"The Celling of America: An Inside Look
at the U.S. Prison Industry."
edited by Daniel Burton-Rose, Dan Pens and Paul
With a drop in crime in recent years, it's a triumphant time
for American justice. Just how are we doing?
1. Incarceration, once a government task, is now an industry
-- with a vested interested in keeping people there. How fast
is this industry growing? In 1987 only five prisons were owned
and managed by private firms. Just a decade later the industry
had swelled to more than 100 prisons -- 62,000 beds -- which now
controls some 5% of the "market." The prison industry
is becoming one of the fastest growth industries in the country.
Profits are soaring. The share value of Corrections Corporation
of America, a huge private prison firm, rose from $8 in 1992 to
$30 by January 1997. Wackenhut Corporation, second only to the
Corrections Corporation America in the prison industry, was ranked
by Forbes Magazine as one of the top 200 small businesses in the
country. Esmor, another private prison company, saw its revenues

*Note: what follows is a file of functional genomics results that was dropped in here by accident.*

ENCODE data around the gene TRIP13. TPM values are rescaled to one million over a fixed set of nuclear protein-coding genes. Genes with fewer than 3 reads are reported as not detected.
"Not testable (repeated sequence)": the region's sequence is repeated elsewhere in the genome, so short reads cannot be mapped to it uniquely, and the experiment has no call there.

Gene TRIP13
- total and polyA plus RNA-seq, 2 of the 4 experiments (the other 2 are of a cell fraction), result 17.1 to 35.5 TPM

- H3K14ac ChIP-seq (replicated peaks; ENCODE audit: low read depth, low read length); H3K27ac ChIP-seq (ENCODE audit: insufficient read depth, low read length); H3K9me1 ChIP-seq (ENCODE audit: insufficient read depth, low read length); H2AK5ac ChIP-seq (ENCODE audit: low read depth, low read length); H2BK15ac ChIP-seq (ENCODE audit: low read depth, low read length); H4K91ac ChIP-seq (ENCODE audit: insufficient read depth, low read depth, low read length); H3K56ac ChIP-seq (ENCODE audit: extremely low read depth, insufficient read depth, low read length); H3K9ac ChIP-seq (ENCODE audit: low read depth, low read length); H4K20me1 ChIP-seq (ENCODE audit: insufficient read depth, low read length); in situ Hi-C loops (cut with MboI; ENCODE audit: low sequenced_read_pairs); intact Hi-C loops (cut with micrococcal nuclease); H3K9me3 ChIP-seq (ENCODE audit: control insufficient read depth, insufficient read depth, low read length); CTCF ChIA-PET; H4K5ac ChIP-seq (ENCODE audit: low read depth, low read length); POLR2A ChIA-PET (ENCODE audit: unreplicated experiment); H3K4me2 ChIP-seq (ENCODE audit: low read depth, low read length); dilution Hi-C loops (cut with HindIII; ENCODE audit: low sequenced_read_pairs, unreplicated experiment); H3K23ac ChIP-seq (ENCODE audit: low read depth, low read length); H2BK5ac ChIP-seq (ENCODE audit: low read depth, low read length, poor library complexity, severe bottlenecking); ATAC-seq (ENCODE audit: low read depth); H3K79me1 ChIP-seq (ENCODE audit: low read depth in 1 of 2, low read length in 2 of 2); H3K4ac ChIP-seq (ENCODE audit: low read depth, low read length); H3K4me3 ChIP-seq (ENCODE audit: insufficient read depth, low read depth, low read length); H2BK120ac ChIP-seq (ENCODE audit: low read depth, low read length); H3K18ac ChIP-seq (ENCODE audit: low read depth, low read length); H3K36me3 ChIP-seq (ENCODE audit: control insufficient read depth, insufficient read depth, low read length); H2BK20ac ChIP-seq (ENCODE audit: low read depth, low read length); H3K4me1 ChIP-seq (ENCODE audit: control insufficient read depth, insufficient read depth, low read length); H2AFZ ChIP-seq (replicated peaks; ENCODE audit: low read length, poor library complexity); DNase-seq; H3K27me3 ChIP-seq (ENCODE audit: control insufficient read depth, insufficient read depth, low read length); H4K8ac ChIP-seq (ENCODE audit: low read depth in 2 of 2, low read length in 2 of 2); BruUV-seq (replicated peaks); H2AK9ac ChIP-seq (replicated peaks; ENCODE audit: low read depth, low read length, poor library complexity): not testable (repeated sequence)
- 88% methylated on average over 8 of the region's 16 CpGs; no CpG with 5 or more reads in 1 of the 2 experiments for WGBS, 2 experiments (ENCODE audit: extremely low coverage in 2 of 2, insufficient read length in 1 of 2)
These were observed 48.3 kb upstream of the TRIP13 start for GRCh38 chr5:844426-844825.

skyrocket from $4.6 million in 1990 to $25 million in 1995.
2. While the crime rate is dropping, more and more people
are being incarcerated. In just 15 years, from 1982 to 1997, the
prison population mushroomed from 300,000 to 1.5 million prisoners.
Today, the number of Americans under correctional control of prisons,
jails, parole, or probation has passed 5 million.
3. Building one prison-bed space costs, on average, $54,209.
Annual housing costs to incarcerate prisoners average $20,000
- $30,000, comparable to tuition at many ivy league colleges.
4. The color of justice: Although less than 15% of the American
population consists of African-Americans, 46% of all prisoners
in the United States are black. Under California's "three-strikes
law" African-Americans are sent to prison 13 times more often
than whites. Although only 7% of the California population is
black and blacks commit only 20% of all felonies, 43% of prisoners
sentenced under this law are black. Of the more than 3,000 men
and women on death row in the United States, 40% are black.
5. But what about rehabilitation? Prisons are about control,
using increasingly punitive measures like stun guns that deliver
high voltage shocks. Television is permitted in most prison cells
-- while books are hard to get or banned. For the latest trend
in rehabilitation, look no further than Alabama: it now uses chain
gangs, something that had virtually disappeared in the United
States since the early 1960s.